“No steps back”: Toby Price is full-throttle for Dakar 2021
After a “quiet” 2020 season holed up in Australia, two-time Dakar champ Toby Price is raring to get back into the desert and compete.
By Oliver Pelling Published on 09/06/2020 · 10:46 PM PDT
Roughly 400 kilometres into the 2020 Dakar rally, Toby Price’s rear tyre fell off. This isn’t something you’d want to happen at the best of times. But it’s especially inconvenient during a two-week rally raid through the harshest desert Saudi Arabia has to offer.While Price was unscathed, the freak incident resulted in the reigning Dakar champ (and two-time winner) giving up some 16 minutes to American Ricky Brabec – 16 minutes that, through the remaining 7000+ kilometres – he was never quite able to get back. Price ultimately came third overall, 24 minutes behind Brabec. Still, it was Price’s fifth time on the podium in as many attempts, and the stage was set for a dominant 2020 season for the off-road and enduro specialist.And then the pandemic happened.
“It’s definitely been a strange year,” Price says over a crackly phone line as he drives back from a content shoot in Queensland, Australia, where he’s been based for the past few months. “For us, 2020 was supposed to be a busy season, like every season. We were getting ready for the rest of the World Championship rounds, and then the pandemic kicked off. We’ve all had a very, very quiet year.”
I’ve been looking forward to this all year. We’re not taking any steps back, that’s for sure. We want to push bigger, do better and go faster. We want to win racesToby Price
With most major (and minor) motorsports events cancelled and various travel bans and quarantine restrictions in place around the world, Price found himself back home in Australia for longer than he has been at any point in his adult life. But far from getting gloomy about the situation, he’s passed the time by tinkering in his workshop, rebuilding bikes and engines for his mates, and spending quality time with his friends and family. He even challenged MotoGP phenom and Red Bull stablemate, Jack Miller, to a race around the backyard.
While he’s missed racing and travelling, there have been some notable upsides to the downtime. “There’s no place like home,” he says. “There’s no place like Australia.” In a typical year, Price would spend up to 80% (his estimation, not mine) on the road. Missed birthdays, Christmases, Father’s and Mother’s Days are all part of the trade-off he makes for his life as a professional motorbike racer. “It’s tough,” he says. “I miss a lot of the normal, everyday things. Even though you’re travelling the world doing fun things, you still miss a lot. So being able to catch up on a lot of that this year has honestly been amazing.”
As January rolled in February and February into March, April, May, June and July, the promise of Dakar 2021 began to loom ever larger in Price’s mind. He knew the call-up would probably be coming, he just didn’t know when. So when the all-clear came through in August, he’d already been putting in the work to keep himself poised for another podium finish. “I’ve been looking forward to this all year,” he says. “We’re not taking any steps back, that’s for sure. We want to push bigger, do better and go faster. We want to win races.” While preparing for a race like the Dakar requires a military-grade logistical operation (you cannot underestimate the level of effort, planning and foresight required to ship an entire team and their gear to a desert halfway across the world – not least in the middle of a pandemic), Price reckons there’s only so much planning you can do to mentally and physically prepare you for the race itself. “It’s really difficult to explain,” he says. “But as soon as you put that helmet on, and take off on that motorcycle, something just clicks. Like a light switch, it switches over, and we kick into full gas.”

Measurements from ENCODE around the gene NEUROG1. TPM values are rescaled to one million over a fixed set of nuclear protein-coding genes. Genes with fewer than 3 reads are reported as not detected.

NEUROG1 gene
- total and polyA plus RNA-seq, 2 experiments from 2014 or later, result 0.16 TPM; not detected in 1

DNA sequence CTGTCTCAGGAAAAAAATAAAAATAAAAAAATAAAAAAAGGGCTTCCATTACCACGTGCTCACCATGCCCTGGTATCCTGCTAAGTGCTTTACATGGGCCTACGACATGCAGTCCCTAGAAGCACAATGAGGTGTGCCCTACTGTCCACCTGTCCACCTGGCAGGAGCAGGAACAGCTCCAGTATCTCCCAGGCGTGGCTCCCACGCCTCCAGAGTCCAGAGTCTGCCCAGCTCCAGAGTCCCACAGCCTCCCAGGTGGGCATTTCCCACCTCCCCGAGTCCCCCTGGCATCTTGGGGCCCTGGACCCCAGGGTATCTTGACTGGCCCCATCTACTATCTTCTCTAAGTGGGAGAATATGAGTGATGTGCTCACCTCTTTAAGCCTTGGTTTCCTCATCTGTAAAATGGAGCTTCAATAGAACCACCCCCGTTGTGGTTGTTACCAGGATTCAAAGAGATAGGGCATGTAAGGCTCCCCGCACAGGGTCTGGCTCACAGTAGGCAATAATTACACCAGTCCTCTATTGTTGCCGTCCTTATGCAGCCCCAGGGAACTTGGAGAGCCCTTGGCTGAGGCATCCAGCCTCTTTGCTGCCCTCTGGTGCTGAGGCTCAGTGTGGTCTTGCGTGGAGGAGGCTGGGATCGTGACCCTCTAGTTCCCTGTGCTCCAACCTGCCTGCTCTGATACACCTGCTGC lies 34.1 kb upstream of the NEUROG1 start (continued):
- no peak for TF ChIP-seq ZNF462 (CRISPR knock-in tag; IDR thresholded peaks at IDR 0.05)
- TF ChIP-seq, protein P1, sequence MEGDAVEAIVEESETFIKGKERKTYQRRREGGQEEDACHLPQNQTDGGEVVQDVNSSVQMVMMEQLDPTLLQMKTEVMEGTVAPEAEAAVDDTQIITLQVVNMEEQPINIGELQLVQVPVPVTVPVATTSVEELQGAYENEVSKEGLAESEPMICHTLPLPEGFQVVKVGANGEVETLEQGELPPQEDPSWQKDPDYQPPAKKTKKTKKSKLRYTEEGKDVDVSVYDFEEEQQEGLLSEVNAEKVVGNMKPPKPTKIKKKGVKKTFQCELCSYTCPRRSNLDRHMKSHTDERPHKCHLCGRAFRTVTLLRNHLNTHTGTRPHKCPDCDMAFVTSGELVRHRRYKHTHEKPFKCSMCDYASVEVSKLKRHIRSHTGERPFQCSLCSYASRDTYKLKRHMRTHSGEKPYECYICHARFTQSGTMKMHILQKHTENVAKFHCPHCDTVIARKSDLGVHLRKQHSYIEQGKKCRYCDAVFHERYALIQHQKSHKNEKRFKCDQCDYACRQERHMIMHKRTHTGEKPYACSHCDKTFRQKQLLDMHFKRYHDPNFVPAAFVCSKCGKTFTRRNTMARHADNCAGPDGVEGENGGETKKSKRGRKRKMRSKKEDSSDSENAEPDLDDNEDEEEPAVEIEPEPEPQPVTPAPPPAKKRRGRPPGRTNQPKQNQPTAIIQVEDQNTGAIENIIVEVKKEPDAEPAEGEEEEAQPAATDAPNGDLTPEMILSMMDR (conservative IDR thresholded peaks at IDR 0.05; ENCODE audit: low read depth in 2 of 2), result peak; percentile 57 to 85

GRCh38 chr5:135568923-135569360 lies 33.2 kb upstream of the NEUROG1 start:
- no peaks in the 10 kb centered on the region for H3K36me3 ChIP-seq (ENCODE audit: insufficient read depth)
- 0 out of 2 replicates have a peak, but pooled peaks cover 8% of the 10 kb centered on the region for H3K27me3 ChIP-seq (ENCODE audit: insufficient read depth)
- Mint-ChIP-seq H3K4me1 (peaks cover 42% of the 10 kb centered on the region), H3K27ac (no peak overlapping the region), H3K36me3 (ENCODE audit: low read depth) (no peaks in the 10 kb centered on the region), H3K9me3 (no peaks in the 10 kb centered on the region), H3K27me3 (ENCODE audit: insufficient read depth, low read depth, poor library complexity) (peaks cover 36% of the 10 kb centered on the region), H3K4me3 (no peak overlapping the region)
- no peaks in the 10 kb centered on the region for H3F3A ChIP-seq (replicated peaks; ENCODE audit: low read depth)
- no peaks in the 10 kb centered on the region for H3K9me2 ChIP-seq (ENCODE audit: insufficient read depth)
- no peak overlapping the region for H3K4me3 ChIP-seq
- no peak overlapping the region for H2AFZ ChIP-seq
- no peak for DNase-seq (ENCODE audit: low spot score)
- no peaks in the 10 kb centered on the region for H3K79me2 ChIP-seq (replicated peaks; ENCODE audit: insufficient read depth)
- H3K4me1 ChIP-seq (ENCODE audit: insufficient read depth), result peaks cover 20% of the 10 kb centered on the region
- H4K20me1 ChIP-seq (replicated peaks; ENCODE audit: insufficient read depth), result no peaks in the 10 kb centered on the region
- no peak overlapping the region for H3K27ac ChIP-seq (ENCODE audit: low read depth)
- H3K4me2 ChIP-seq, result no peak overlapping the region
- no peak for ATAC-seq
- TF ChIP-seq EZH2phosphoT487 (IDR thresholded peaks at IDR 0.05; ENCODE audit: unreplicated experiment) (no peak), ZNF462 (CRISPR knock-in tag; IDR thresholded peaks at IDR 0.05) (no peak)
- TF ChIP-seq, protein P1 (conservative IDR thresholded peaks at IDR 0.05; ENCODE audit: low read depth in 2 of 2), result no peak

I know that I can do anything I set my mind to. I’m confident in myself, and in my team, and I know what I’m capable of on a motorbike.Toby Price
While it might be tricky for Price to articulate his approach to Dakar-readiness, he knows exactly what it takes to be competitive over the two-week period: decision-making and consistency. On any given day, there will be countless decisions to make. Some will be made the morning or night before a specific stage, but the vast majority will be made on-the-fly, at speeds of up to 200km/h, and in a matter of milliseconds “You really need to process information as fast as possible,” he says. “You need to be able to call everything right. Anything can happen, and you’ve just got to keep charging.”
And Price will certainly be charging. While he ended up winning the Dakar 2019 with a broken wrist (“It felt like it was on fire, like somebody was driving knives into my wrist,” he said after the fact), the downtime he’s had this year has enabled him to get completely healthy and focus on the task at hand – a luxury he hasn’t had for a hot minute. And while he admits that Brabec now has “the target on his back”, Price isn’t concerned about meeting expectations or fitting anyone else’s idea of how he should perform. “I’ve been through a fair bit in my career,” he says. “And I know that I can do anything I set my mind to. I’m not cocky about it – it’s never good to be cocky. But I’m confident in myself, and in my team, and I know what I’m capable of on a motorbike.” From here, Price will fly out to Spain where he’ll spend three months training and preparing for the Dakar, before heading to Dubai for Christmas, and Saudi Arabia for the race in January. “It’s been a bad year in many respects, but a good year in others,” he says. “We’re just excited for what next year’s going to bring for us.”